Mission: The Friends of Sengekontacket Inc is dedicated to the preservation of Sengekontacket Pond and the Barrier Beach.
Your Custom Text Here
Oar & Paddle Regatta
Since 1991 the Martha’s Vineyard Oar and Paddle Association has sponsored an annual rowing regatta to benefit the Friends of Sengekontacket, Inc. This is held the last Saturday or Sunday in August. T-shirts are provided as part of a modest entry fee. Regatta organizers tailor race courses to weather conditions and type of craft, typically ranging from rowboats, canoes, kayaks, and stand up paddle boards. The children’s course is within the Pond, while the long course for kayaks is typically off shore.
KAYAKS CANOES ROWBOATS SUP’s Join us for a 2-mile competition!
Registration 8:30–9:30am, the last Sunday in August. Little Bridge, Sengekontacket Pond, Oak Bluffs. Races start at 10am. Post-race picnic, entertainment, awards and T-shirt provided as part of $25 entry fee.
THERE’S A CATEGORY FOR PADDLING WITH YOUR DOG TOO!
Friends of Sengekontacket sponsors a free day with a Felix Neck naturalist for kids ages 4 and up for 7 Saturdays in July and August. Sessions last an hour and meet at 9:30am at the Little Bridge in Oak Bluffs. Come by and spread the word! Free shave ice too!
A town shellfish permit is required for the catch or removal of any shellfish in both Edgartown and Oak Bluffs . Permits can be obtained at the town halls. Consult your permit for seasonal, size and quantity limitations.
Sengekontacket Pond has moderately good recreational and commercial shell fishing. Although a variety of shellfish can be found in the Pond, the most popular varieties are:
•Quahogs (Hard Shell Clams) Quahogs are found buried in the sand or mud 1 - 2 inches below the surface. They are usually harvested by rakes. Some of the common terms to describe sizes are:
◦“Littlenecks” up to 2 inches in length.
◦“Cherrystones” 2 to 3 inches in length
◦“Chowders” larger than 3 inches
•Steamers (Soft Shell Clams) Steamers live about 6 inches below the surface, usually in the intertidal zone. They are most commonly harvested by hand, rake or shovel. Commercial shell fishermen sometimes use an air pump.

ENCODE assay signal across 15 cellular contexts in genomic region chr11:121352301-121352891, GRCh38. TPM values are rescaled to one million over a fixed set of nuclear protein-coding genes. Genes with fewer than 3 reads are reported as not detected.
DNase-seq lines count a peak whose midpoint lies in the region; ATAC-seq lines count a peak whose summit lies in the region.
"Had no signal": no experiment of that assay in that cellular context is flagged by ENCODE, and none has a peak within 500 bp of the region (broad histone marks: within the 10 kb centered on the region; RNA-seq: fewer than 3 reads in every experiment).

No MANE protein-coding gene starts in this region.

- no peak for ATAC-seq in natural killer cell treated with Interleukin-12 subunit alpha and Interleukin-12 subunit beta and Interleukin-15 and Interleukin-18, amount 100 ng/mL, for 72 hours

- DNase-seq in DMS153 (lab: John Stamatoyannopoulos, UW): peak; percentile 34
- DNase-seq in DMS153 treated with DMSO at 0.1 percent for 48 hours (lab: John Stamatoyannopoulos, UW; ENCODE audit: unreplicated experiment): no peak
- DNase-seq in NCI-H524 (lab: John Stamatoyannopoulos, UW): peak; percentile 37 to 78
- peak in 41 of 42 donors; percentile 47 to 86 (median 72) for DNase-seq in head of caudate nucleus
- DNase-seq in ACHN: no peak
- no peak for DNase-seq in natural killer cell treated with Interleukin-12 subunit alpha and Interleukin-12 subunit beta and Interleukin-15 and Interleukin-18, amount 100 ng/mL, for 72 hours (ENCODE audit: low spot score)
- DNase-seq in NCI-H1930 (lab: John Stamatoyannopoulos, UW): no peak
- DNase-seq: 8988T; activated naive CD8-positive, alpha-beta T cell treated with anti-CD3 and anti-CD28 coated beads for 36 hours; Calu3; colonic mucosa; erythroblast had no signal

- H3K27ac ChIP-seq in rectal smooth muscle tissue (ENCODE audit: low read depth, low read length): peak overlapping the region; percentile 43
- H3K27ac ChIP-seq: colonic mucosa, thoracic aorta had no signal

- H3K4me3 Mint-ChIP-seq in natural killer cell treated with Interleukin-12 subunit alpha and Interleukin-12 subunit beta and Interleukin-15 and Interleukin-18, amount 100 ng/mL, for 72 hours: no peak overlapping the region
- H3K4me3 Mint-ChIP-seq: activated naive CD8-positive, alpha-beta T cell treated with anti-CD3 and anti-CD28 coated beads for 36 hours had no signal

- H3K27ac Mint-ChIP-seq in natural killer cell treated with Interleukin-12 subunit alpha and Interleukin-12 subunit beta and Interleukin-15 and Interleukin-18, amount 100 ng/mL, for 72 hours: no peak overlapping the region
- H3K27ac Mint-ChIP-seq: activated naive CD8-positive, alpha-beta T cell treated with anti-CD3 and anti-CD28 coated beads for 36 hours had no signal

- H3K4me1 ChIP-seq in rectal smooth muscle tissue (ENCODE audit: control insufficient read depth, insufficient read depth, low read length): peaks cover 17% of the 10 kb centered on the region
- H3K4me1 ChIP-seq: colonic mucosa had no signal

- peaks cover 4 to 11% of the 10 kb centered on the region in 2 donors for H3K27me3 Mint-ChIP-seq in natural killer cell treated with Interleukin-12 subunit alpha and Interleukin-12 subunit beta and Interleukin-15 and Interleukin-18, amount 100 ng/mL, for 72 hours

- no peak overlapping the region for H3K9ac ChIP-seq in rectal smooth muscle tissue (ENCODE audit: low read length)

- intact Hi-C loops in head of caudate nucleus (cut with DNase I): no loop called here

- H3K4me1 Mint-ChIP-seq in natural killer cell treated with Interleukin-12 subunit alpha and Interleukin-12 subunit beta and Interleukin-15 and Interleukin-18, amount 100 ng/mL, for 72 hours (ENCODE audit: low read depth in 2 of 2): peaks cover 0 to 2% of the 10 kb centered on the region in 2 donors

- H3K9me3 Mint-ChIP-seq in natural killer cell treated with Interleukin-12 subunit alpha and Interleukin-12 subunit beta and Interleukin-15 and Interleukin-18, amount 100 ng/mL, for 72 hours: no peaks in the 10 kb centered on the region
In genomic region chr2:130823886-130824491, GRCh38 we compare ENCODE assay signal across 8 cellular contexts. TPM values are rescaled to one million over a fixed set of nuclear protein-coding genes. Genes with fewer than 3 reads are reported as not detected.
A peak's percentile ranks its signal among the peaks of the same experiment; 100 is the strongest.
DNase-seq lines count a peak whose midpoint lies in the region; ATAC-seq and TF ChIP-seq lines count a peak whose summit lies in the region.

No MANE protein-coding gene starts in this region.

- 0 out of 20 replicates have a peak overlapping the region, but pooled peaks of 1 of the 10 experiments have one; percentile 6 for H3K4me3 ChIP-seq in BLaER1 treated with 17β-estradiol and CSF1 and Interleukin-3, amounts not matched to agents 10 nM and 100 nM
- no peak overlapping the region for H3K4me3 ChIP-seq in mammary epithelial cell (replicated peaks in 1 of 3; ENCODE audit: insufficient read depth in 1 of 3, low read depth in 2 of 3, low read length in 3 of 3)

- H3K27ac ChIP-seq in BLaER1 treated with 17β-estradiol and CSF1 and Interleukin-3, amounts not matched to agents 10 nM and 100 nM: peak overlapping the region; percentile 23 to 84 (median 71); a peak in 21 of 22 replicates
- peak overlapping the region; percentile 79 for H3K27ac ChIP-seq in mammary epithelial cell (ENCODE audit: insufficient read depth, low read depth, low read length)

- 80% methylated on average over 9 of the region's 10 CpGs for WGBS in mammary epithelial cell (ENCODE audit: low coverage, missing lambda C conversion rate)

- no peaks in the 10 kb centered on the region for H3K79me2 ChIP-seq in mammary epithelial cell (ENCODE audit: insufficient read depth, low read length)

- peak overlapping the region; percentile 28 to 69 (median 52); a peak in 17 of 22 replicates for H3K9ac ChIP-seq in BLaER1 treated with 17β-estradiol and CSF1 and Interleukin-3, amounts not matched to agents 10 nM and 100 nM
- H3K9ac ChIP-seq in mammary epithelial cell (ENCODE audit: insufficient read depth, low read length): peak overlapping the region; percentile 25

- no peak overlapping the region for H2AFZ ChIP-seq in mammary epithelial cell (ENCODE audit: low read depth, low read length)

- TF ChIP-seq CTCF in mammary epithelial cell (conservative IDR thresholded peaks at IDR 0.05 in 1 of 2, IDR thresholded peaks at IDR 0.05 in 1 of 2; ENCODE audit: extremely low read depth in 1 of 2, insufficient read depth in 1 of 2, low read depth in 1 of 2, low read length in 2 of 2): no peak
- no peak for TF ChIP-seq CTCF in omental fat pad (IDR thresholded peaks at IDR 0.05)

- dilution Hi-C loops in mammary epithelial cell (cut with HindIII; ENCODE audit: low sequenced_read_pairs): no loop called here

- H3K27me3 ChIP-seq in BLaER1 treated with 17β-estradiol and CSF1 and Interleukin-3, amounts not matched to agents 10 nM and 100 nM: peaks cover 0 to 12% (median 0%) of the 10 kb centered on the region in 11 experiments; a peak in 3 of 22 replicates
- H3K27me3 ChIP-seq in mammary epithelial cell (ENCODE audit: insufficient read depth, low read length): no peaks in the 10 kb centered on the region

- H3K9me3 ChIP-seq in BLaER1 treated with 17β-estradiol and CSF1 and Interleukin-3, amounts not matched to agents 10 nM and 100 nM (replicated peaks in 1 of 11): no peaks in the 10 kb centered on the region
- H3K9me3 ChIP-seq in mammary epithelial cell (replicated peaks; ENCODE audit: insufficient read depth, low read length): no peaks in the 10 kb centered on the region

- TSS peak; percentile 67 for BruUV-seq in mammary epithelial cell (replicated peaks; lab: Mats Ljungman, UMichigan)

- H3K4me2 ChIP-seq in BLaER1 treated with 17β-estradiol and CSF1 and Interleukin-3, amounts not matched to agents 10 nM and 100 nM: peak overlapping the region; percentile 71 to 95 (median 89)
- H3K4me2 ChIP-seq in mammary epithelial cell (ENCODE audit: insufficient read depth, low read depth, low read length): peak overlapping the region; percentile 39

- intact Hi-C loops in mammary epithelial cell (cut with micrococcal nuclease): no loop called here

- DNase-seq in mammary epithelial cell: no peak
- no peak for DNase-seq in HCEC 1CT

•Oysters There are some oysters in the pond as a result of seeding. They rest on the bottom surface and are harvested by net or rake. Martha’s Vineyard has become a nationally recognized source of farm oysters.
•Bay Scallops may only be harvested between October 1 and March 31. A Bay Scallop must live through two summers to reach maturity before being harvested. Most scallops live in eelgrass beds. The Pond has been suffering from a lack of eelgrass and the scallop harvest has been poor in recent years.
•Blue Claw Crabs are found in creeks and ponds although they can be scarce at times due to natural cycles.
•Mussels Blue Mussels attach themselves to rocks or bridge pilings, while Ribbed Mussels are found along marshes and creeks. For eating, most people prefer the Blue Mussel which has a smooth, dark blue or black shell.
Sengekontacket is a place on Martha's Vineyard favored for kayaking, canoeing and windsurfing. Almost the entire Pond is navigable for shallow draft craft. Two well used access points are by the Little Bridge on Beach Road and by the Edgartown Town Landing on the Boulevard. Even though the Pond is relatively shallow, we advise everyone to wear an approved flotation device. There a number of interesting marshes to explore, and there is some seasonal fishing.
Carry In/Carry Out
Held every year since 1995, the Carry In/Carry Out poster contest in the Edgartown and Oak Bluffs Schools is one of the most familiar to the community. Students in Grades 5 through 8 are invited to submit posters illustrating the Carry In/Carry Out theme. This is widely used in wilderness areas -- “Take only pictures and leave only footprints”. As part of the science curriculum students learn that a plastic six-pack ring can interfere with sea birds feeding if it encircle their necks, and small pieces of Styrofoam can be mistaken for fish eggs. Marine mammals can ingest plastic bags floating in the water mistaking them for jellyfish, normally part of their diet. Students learn not only about the environmental impact of litter but also that they can be leaders in environmental education. The 44 winning posters are chosen from several hundred entries. In June an awards ceremony is held at the schools at which winners receive their original poster laminated, a certificate from the Friends of Sengekontacket and $10. The winning posters are color copied, laminated and displayed on stanchions on pathways to State Beach until Labor Day and in framed display cases on Steamship Authority vessels throughout the year.